The church that has owned and cared for the former Albany High School since 1964 is going to ask the city council to allow it to finish replacing 34 windows in the historic building’s façade.
On Sept. 1, the Albany Landmarks Commission denied a request by Willamette Community Church to use vinyl sashes in the replacement of 34 windows that had — or still have — wooden sashes. Twenty-three of the wood windows had already been replaced with vinyl sashes when the city building official issued a stop-work order in July. Eleven remain to be done.
Albany’s development code requires city review and approval of the use of substitute materials when owners want to make changes on the exterior of historic buildings. The former high school was built in 1909 and expanded with two wings, a gym and an auditorium, in 1930.
The Albany Landmarks Commission unanimously rejected the vinyl window request on Sept. 1. This week, on Thursday, Scott Miller and Lee Eick of the church appealed that decision to the city council. Miller is the lead pastor, and Eick is the volunteer manager for the window project.
Filing the appeal cost them $953, the fee the city charges in such cases.
On Friday the city planning division gave notice that the appeal will go to the council on Wednesday, Sept. 22. The council will hold a public hearing on the window issue as part of its regular meeting, which starts at 6 p.m.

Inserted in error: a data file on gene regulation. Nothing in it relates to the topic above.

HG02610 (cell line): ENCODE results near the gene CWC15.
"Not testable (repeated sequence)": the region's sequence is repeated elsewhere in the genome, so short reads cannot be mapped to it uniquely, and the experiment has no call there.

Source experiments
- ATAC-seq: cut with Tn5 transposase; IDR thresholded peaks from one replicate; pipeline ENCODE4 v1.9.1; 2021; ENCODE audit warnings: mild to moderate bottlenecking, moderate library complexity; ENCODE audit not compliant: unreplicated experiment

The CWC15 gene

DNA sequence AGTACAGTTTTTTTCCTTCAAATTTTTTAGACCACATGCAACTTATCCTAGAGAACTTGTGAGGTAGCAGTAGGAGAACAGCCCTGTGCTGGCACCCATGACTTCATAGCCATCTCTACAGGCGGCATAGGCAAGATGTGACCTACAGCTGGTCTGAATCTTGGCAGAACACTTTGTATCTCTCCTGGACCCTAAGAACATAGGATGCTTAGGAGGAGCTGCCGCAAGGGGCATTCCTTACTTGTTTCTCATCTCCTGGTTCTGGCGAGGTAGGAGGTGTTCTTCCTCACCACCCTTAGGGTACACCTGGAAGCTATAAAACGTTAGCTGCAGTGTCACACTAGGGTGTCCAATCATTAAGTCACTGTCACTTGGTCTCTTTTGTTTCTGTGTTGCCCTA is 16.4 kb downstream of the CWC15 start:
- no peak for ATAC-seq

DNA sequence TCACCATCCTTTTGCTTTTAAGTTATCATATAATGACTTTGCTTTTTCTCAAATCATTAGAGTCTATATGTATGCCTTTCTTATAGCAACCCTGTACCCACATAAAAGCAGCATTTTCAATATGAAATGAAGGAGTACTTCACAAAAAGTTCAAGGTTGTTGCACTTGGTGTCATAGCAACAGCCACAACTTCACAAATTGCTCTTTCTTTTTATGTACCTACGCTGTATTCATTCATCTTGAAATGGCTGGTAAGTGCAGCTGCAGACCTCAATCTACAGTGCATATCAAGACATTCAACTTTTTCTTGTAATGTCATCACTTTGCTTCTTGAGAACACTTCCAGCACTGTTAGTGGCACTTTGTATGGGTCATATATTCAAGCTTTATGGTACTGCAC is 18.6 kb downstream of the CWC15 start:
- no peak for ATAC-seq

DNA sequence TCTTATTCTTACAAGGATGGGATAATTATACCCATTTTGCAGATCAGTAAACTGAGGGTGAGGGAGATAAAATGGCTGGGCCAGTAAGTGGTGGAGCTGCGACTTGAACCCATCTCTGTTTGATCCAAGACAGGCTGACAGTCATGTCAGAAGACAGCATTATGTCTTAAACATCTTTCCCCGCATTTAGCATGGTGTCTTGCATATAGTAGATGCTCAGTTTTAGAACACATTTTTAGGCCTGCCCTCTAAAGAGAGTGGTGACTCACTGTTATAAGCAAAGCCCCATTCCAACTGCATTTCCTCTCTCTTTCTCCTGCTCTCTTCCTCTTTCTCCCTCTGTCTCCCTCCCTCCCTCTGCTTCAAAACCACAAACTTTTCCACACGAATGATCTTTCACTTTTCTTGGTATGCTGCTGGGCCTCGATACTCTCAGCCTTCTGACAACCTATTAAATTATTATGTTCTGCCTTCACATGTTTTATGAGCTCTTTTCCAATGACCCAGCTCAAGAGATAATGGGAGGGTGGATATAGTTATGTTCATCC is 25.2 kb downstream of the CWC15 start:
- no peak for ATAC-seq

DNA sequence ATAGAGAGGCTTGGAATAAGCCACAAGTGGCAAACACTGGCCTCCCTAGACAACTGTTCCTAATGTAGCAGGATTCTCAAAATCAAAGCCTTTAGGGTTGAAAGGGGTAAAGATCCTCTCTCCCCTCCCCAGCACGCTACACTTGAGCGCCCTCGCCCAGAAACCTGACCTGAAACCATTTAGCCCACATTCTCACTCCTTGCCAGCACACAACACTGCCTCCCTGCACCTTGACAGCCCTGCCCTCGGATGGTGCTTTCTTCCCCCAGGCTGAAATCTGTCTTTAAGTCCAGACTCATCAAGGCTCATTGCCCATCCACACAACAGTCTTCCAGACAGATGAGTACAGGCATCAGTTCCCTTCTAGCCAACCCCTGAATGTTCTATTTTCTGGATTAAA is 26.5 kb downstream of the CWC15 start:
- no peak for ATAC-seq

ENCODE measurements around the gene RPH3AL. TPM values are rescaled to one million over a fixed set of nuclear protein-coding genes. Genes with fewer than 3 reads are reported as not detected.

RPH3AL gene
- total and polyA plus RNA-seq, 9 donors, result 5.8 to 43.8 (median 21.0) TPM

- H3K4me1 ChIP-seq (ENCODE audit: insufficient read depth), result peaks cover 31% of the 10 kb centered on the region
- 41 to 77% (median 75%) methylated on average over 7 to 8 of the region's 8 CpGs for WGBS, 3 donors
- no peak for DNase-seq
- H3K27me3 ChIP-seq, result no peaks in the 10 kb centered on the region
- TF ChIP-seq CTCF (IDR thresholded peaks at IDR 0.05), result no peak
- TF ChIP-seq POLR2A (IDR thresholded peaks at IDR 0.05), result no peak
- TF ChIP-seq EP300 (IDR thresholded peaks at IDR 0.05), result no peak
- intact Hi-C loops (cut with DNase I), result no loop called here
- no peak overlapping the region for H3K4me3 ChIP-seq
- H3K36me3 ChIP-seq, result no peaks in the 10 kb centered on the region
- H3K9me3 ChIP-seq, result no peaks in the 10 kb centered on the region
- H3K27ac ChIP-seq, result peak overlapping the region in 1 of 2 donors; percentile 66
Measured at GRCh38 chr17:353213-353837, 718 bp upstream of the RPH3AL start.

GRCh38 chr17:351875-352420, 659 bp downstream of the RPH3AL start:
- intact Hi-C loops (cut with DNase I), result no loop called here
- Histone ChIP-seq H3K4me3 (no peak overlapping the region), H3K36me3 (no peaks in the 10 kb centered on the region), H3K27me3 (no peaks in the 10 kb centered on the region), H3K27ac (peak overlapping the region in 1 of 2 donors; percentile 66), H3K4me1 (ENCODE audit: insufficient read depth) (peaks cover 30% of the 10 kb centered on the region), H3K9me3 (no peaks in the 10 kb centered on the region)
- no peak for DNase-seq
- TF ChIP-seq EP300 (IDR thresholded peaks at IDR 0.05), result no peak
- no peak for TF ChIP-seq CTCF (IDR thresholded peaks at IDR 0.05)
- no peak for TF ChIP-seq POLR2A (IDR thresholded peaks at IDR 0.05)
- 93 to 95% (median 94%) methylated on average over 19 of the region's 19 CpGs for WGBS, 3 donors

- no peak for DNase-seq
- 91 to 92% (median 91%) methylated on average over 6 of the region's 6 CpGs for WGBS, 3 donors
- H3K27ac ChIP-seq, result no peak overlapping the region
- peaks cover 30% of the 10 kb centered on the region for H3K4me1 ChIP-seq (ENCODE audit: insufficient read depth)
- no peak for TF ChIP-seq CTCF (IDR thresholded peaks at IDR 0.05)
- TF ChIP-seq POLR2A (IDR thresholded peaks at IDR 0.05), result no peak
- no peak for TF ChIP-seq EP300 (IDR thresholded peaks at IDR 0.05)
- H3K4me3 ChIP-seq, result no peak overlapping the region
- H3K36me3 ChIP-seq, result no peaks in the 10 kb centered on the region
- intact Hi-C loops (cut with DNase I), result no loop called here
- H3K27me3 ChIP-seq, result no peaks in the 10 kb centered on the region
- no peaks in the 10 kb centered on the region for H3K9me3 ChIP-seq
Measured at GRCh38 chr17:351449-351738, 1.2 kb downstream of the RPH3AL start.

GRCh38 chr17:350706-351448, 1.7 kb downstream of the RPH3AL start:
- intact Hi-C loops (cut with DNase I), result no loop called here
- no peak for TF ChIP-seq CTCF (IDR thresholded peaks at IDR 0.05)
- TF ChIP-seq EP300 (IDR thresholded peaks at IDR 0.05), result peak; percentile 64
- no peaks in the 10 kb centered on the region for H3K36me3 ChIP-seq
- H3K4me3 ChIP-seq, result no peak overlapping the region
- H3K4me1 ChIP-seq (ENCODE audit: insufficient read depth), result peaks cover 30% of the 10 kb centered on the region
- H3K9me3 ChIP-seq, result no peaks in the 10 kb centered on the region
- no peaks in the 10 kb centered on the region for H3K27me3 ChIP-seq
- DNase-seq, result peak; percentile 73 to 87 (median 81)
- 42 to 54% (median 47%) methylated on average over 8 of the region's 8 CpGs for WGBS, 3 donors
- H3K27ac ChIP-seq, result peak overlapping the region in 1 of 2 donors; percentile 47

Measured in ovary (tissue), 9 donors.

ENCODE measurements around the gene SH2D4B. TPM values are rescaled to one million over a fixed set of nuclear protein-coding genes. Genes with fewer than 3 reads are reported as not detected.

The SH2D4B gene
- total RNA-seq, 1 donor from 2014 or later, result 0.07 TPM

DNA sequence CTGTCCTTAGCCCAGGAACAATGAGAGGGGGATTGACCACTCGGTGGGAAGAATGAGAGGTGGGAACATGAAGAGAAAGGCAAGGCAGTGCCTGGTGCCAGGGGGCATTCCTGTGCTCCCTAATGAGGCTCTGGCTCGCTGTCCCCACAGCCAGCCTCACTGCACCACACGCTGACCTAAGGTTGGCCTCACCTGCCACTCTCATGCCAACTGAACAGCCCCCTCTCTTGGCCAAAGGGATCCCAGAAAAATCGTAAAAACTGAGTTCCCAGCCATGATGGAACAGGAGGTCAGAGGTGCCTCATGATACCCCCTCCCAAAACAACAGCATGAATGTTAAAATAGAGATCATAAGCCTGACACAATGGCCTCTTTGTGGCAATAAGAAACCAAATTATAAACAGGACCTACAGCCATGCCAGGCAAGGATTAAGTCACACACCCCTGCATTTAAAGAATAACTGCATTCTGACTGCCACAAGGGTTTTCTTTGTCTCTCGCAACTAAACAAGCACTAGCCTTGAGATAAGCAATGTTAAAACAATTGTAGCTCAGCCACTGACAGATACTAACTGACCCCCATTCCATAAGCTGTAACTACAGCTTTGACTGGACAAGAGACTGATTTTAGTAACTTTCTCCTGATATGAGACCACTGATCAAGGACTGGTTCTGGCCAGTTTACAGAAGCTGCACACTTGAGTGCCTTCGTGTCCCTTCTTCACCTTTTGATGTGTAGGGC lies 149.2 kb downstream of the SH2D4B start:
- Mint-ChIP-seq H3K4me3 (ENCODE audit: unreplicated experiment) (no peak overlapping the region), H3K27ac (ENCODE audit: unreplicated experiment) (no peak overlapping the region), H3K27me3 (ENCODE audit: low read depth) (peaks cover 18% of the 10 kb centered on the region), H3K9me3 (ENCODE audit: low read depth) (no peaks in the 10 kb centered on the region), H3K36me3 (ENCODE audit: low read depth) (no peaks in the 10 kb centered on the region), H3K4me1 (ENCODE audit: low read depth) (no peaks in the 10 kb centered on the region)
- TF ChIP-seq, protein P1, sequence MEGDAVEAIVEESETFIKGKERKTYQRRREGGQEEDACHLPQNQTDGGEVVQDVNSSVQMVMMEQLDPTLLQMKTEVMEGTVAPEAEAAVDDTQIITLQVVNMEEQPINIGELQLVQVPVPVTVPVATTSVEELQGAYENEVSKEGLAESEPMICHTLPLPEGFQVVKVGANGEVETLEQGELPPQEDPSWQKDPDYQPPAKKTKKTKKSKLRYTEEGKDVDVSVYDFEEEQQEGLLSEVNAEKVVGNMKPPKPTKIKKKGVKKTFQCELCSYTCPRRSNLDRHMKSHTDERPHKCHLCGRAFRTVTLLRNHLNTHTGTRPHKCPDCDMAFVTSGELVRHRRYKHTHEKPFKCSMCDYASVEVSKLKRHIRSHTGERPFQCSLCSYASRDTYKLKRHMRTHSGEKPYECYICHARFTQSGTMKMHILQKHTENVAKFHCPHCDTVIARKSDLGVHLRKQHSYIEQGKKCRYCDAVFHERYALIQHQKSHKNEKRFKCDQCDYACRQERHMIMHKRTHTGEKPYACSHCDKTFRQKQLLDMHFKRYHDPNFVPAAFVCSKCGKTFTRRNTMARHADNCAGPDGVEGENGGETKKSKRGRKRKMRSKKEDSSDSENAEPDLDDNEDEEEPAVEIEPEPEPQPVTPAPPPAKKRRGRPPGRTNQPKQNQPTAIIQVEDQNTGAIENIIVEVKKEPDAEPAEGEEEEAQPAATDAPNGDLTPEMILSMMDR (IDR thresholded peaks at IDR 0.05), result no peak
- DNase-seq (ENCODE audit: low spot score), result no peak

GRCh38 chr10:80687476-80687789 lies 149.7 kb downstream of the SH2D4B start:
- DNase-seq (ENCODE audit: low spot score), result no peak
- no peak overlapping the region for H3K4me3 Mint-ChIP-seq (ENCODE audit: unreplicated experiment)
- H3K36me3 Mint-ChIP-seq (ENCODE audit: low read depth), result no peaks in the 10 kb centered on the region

Before getting that notice, I had asked the church about its next step.
“We were invited by the Landmarks Commission to appeal their decision to City Council,” the church said in a reply from Miller and Eick, “and we are now in that process. We are grateful for the support of City staff who has been helping us through these processes, including their independent evaluation of our application.”
The planning staff had recommended approval of the church’s request, a recommendation Landmarks did not follow.
The church said it had started replacing many of the old windows with vinyl sashes 20 years ago, evidently without anyone noticing or raising objections, and the 34 being done now were to complete that project.
Looking at the building now, as I did again after the Landmarks denial, it’s hard for me to see how the new windows do anything to detract from this handsome structure’s historic status and visual appeal. (hh)